DVD Review: Walt Before Mickey – A “True” Story

“The true story of a boy whose dreams built a kingdom” is the tag line for this production which seems pretty inspiring. But with a Rotten Tomatoes rating of just 20% you know this movie isn’t destined to be a classic. Read my DVD review to see why…

Nice concept. Bad execution.

This movie was loosely based on ‘a true story’ as recounted in the book of the same name as the movie, to wit:

Synopsis: This film is about Walt Disney’s early years. For ten years before the creation of Mickey Mouse, Walt Disney struggled with, failed at, and eventually mastered the art and business of animation. Walt Disney worked in a variety of venues and studios, refining what would become known as the Disney style. This film captures the years 1919 – 1928, creating a portrait of the artist from age seventeen to the cusp of his international renown.

Hopefully Timothy S. Susanin did a better job of researching the facts in his book than the movie did! The forward for the book was written by Diane Disney Miller, Walt’s daughter, so you naturally assume the content is legit. Well, the book may have been closer to the truth, but thankfully she wouldn’t have seen this movie (as it was released after her passing) as I’m certain she wouldn’t have approved (even though some sources give her a writing credit). As an example, one scene has Walt eating a sandwich out of a garbage can while obsessing over a mouse he had found in his studio. When the mouse runs away, Walt is depicted as almost having a mental breakdown over its loss. I find that hard to believe! However, the movie does depict Walt’s excessive smoking accurately.

From my negativity, you no doubt have guessed that I don’t like nor appreciate this movie? Please read on for my main reasons why:

The movie starts off well enough with only slight deviations from the truth which are forgivable to achieve a more streamlined plot. But about half way into things the facts become the enemy and artistic license rules the day!

Anyone watching with no knowledge of this time in Walt’s life will come away with entirely the wrong idea about the man, the events, and how they shaped the Walt Disney Company we know today. Although Walt had his bad points, this movie makes him a completely unsympathetic character with very few redeeming qualities. Even his determination to succeed and unwavering optimism is implied to come from others and not himself. And don’t get me started on how Roy is handled.

Thomas Ian Nicholas a.k.a. Walt Disney

The production values were good on a television movie level or for direct-to-video release, so kudos to director Khoa Van Le for that much. The acting was fair but the editing was choppy and some details of the plot were poorly relayed making for some confusing moments. Here is the trailer:

Vision Films – 2015 (107 mins.)

About the only thing I can say that is positive about this movie is that the cover art on the DVD packaging is awesome!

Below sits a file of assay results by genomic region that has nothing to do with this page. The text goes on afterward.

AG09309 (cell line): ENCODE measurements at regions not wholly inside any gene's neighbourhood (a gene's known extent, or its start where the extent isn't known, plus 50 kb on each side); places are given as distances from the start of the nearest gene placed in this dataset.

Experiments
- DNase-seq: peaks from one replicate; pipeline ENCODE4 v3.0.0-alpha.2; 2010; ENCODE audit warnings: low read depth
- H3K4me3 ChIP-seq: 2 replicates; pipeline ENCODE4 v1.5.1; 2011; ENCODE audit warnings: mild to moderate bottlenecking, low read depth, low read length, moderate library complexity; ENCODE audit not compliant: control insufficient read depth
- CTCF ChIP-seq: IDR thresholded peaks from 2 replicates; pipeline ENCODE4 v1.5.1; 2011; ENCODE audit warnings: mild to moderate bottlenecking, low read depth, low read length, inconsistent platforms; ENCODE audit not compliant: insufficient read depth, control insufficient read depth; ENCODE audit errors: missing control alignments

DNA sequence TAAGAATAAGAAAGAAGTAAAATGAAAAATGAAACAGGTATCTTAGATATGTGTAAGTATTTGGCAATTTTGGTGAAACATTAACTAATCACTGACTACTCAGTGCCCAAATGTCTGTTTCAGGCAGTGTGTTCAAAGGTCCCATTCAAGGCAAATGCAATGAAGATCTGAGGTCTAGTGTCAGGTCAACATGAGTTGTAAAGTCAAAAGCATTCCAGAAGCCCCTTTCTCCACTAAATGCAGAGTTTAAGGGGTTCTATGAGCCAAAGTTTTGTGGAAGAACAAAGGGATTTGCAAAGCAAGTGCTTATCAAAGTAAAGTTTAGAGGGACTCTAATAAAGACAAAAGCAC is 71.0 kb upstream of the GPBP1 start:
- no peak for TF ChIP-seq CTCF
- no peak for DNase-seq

Cool Rating: 2/5

DVD Review Summation: The movie had the proper bone structure (basic facts) but entirely the wrong skin (or details) over top.

I will keep this movie in my Disney media collection because I’m a completist but I won’t likely revisit it anytime soon. You can check out the official website here to review their promotional materials or order a copy of the DVD for yourself.

I purchased a copy of this movie for review. No compensation was received.

Easter Egg: Finding Dory Swims with Herbie

Disney/Pixar animators love to add little inside jokes to all of their theatrical releases and Finding Dory is no exception. Each of these inside jokes are called an ‘easter egg’ because you have to really look to find them!

So somewhere near the beginning of the movie and in the end credits of Finding Dory we see a little white Volkswagen who could be no other than the famous Herbie the Love Bug himself. First, we see him with Dory just while she is trying to find someone to help her:

And then we see Herbie being test driven by Hank:

But how did Herbie get there? If you remember the film Herbie Goes Bananas you’ll recall that Herbie is punished by the Captain of The Sun Princess cruise ship by being made to ‘walk the plank’, or in reality, by being tipped overboard. Re-live the sad moment by watching the video below:

FUN FACT: The car that “walks the plank” in the movie was never recovered from the sea. It was tossed overboard from the SS Cozumel ferry ship. The car is somewhere between La Paz and Baja California. The car thrown overboard was not a proper car and had many wooden parts.

But for the purpose of this easter egg, we’re saying it is actually Herbie himself chillin’ at the bottom of The Big Blue. And although his trademark stripes and number 54 are worn off by years under the sea, he looks like he is still ready for one last drive with Hank:

So is the initial pass in the night with Dory and this chance meeting between Hank the septapus and Herbie the Love Bug really possible? Would they end up in the same part of the Ocean? Well, consider the following map:

In Finding Dory, she, along with Marlin and Nemo, once again leave the Great Barrier Reef and would again need to use the East Australian Current (EAC, dude) as a highway. This time they would need to travel across the entire Pacific Ocean to a point just off the North-West tip of Africa where the EAC completes its circle and heads back to Australia. From there, they would have to swim up to California where the Marine Life Institute is located, in a picturesque Bay.